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The Actuary The magazine of the Institute & Faculty of Actuaries
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Care home costs for women almost double that of men’s

The average cost for women entering a care home from the age of 65-74 is £132,000, nearly double the cost it is for men, according to the Chartered Insurance Institute (CII).

14 DEC 2016 | CHRIS SEEKINGS
Women 'unprepared for the risks that they will face' ©Shutterstock
Women 'unprepared for the risks that they will face' ©Shutterstock


Their Women’s Risks in Life report shows that longer life expectancy, which has increased by four years in the last two decades, has resulted in higher and unpredictable costs of care for women in comparison to men.

Nearly two in three people aged over 80 are women, who will on average face 19 years of ill health, and need nearly three years of help carrying out basic tasks.

CII CEO, Sian Fisher, said: “Women today are left disproportionately exposed to risks that society is not overtly recognising. This is at the same time as historic support systems are receding.

“We are moving from a dependence culture to one of independence, where we will have to be less reliant on our partners, families, communities and the state, and must take charge of our own financial welfare. Yet today’s women are simply unprepared for the risks that they will face in life.

“This is not just a women’s issue, it is a wider risk for society because if we don’t address it now, we will face a huge burden of care that we will not be able to sustain.”

It was also found that while women are more likely to have savings products, on average they accumulate five times less into their pension pots than the average man.

Despite the increasing likelihood that women will require expensive care in old age, it was found that 55% aged 30-39 have not thought how they will pay for this.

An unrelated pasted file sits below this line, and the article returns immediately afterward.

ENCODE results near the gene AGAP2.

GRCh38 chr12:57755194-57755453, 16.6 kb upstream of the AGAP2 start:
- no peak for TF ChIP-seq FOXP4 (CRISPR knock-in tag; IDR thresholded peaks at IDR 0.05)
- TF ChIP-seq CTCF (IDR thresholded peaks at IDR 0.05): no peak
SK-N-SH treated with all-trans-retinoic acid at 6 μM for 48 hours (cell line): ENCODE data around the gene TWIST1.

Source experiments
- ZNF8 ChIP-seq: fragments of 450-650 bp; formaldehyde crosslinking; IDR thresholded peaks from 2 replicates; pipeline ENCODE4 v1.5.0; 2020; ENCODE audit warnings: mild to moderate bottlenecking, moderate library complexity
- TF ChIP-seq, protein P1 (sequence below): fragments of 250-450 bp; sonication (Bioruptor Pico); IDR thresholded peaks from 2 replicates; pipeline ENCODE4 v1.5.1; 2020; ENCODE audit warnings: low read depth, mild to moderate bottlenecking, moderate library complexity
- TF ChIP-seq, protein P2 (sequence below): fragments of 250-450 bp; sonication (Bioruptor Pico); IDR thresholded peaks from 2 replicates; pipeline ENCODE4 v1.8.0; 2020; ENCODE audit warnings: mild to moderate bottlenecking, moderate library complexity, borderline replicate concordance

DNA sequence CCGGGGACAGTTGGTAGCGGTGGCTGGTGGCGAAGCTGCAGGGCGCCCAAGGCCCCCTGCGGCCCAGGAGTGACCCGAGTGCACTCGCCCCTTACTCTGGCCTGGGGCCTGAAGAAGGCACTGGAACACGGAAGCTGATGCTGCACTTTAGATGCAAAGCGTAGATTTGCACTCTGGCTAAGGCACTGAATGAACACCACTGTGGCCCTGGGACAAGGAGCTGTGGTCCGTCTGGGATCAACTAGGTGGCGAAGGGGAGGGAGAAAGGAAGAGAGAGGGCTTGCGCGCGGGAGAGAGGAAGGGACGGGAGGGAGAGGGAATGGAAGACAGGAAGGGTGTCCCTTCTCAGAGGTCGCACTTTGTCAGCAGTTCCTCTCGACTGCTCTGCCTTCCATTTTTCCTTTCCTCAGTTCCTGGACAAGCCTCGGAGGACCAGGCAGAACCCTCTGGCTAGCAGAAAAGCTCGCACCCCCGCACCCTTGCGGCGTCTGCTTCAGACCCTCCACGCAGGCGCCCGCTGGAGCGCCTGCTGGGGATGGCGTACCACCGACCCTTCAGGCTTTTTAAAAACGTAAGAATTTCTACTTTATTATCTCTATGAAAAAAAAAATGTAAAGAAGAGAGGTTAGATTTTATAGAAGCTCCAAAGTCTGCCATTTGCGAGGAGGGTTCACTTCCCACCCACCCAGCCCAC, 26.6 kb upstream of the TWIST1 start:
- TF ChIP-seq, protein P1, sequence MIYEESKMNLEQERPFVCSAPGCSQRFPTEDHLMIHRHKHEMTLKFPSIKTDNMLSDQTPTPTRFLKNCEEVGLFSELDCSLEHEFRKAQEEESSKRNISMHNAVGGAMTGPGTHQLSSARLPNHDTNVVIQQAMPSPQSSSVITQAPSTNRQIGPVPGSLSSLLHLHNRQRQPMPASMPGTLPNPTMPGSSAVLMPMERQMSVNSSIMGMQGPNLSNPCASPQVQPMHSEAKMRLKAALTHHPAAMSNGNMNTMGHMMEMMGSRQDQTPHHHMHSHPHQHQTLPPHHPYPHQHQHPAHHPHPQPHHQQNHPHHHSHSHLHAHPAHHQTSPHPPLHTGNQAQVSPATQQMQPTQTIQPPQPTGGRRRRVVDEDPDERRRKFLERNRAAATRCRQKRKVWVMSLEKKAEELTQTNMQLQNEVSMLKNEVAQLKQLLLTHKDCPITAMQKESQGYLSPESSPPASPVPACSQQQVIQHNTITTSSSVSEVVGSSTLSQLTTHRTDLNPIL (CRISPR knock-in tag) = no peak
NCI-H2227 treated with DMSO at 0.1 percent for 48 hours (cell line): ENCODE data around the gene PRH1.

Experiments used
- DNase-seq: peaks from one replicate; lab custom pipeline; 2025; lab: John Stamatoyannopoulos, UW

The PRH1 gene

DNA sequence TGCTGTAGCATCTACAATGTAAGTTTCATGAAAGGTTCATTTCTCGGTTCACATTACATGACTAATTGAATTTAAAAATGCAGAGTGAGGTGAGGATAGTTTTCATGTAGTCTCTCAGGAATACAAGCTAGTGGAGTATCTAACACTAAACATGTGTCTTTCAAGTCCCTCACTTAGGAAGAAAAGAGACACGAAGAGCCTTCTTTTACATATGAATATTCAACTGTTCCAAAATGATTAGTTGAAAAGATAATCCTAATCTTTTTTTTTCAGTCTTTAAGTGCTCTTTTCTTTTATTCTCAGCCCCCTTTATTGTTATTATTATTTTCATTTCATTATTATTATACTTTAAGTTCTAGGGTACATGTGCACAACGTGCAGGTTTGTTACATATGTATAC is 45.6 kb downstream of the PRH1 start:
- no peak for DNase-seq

In addition, four in 10 of this age group were unaware of the government’s plans to cap care costs, and one in 10 thought that all care was covered by the state.

The Association of British Insurers (ABI), director general, Huw Evans, said: “This report is genuinely shocking in highlighting the significantly greater risks women face than their male counterparts.

“This should be a call to action for government and the financial services sector alike to find meaningful and lasting solutions to the challenges women still face.”

The report suggests that the insurance industry should:

•Educate and raise awareness of the risks of not planning

•Provide equality-oriented solutions

•Engage with employers to develop new workplace risk solutions

•Improve the image of the profession, making it more appealing to women

ABI protection committee member, Johnny Timpson, said: “The industry needs to transform how we engage and support women appropriately, de-risk and protect their incomes, commitments, liabilities and lifestyles.

“A comprehensive strengthening of all women’s safety nets is needed through: access to careers that build wealth; increased financial literacy; improved product solutions; plus better infrastructure for raising children with or without a significant other.”